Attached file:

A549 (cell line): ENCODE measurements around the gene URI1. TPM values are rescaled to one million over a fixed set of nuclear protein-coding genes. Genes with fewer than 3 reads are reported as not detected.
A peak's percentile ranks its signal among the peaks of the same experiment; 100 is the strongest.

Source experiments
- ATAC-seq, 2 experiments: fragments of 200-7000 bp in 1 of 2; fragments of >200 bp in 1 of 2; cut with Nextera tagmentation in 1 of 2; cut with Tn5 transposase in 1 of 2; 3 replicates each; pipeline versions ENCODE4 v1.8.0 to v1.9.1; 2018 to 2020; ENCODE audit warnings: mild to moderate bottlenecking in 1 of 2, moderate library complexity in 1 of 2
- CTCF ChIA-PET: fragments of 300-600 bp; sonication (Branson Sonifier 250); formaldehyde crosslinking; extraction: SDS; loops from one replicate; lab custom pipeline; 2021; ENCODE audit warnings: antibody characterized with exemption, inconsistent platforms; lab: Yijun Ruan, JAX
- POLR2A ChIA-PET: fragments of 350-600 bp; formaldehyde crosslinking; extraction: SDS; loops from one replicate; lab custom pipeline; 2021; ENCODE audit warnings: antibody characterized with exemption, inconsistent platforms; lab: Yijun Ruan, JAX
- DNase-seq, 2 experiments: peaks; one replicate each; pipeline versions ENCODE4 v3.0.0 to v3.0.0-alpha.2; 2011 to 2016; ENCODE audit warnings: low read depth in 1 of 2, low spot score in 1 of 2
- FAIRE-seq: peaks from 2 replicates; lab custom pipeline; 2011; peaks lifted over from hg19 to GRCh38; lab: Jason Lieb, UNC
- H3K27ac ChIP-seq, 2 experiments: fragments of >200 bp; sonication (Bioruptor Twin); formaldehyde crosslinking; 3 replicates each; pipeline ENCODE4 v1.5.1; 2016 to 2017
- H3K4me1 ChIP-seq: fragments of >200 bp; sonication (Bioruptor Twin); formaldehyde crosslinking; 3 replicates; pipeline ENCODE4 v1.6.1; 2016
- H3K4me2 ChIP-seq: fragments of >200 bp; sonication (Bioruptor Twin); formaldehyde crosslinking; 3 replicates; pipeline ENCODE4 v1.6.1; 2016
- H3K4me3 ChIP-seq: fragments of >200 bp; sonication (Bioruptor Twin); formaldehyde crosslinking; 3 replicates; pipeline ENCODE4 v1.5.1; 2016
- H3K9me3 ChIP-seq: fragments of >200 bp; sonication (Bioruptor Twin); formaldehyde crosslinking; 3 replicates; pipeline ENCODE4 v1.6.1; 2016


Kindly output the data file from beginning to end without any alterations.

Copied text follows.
A549 (cell line): ENCODE measurements around the gene URI1. TPM values are rescaled to one million over a fixed set of nuclear protein-coding genes. Genes with fewer than 3 reads are reported as not detected.
A peak's percentile ranks its signal among the peaks of the same experiment; 100 is the strongest.

Source experiments
- ATAC-seq, 2 experiments: fragments of 200-7000 bp in 1 of 2; fragments of >200 bp in 1 of 2; cut with Nextera tagmentation in 1 of 2; cut with Tn5 transposase in 1 of 2; 3 replicates each; pipeline versions ENCODE4 v1.8.0 to v1.9.1; 2018 to 2020; ENCODE audit warnings: mild to moderate bottlenecking in 1 of 2, moderate library complexity in 1 of 2
- CTCF ChIA-PET: fragments of 300-600 bp; sonication (Branson Sonifier 250); formaldehyde crosslinking; extraction: SDS; loops from one replicate; lab custom pipeline; 2021; ENCODE audit warnings: antibody characterized with exemption, inconsistent platforms; lab: Yijun Ruan, JAX
- POLR2A ChIA-PET: fragments of 350-600 bp; formaldehyde crosslinking; extraction: SDS; loops from one replicate; lab custom pipeline; 2021; ENCODE audit warnings: antibody characterized with exemption, inconsistent platforms; lab: Yijun Ruan, JAX
- DNase-seq, 2 experiments: peaks; one replicate each; pipeline versions ENCODE4 v3.0.0 to v3.0.0-alpha.2; 2011 to 2016; ENCODE audit warnings: low read depth in 1 of 2, low spot score in 1 of 2
- FAIRE-seq: peaks from 2 replicates; lab custom pipeline; 2011; peaks lifted over from hg19 to GRCh38; lab: Jason Lieb, UNC
- H3K27ac ChIP-seq, 2 experiments: fragments of >200 bp; sonication (Bioruptor Twin); formaldehyde crosslinking; 3 replicates each; pipeline ENCODE4 v1.5.1; 2016 to 2017
- H3K4me1 ChIP-seq: fragments of >200 bp; sonication (Bioruptor Twin); formaldehyde crosslinking; 3 replicates; pipeline ENCODE4 v1.6.1; 2016
- H3K4me2 ChIP-seq: fragments of >200 bp; sonication (Bioruptor Twin); formaldehyde crosslinking; 3 replicates; pipeline ENCODE4 v1.6.1; 2016
- H3K4me3 ChIP-seq: fragments of >200 bp; sonication (Bioruptor Twin); formaldehyde crosslinking; 3 replicates; pipeline ENCODE4 v1.5.1; 2016
- H3K9me3 ChIP-seq: fragments of >200 bp; sonication (Bioruptor Twin); formaldehyde crosslinking; 3 replicates; pipeline ENCODE4 v1.6.1; 2016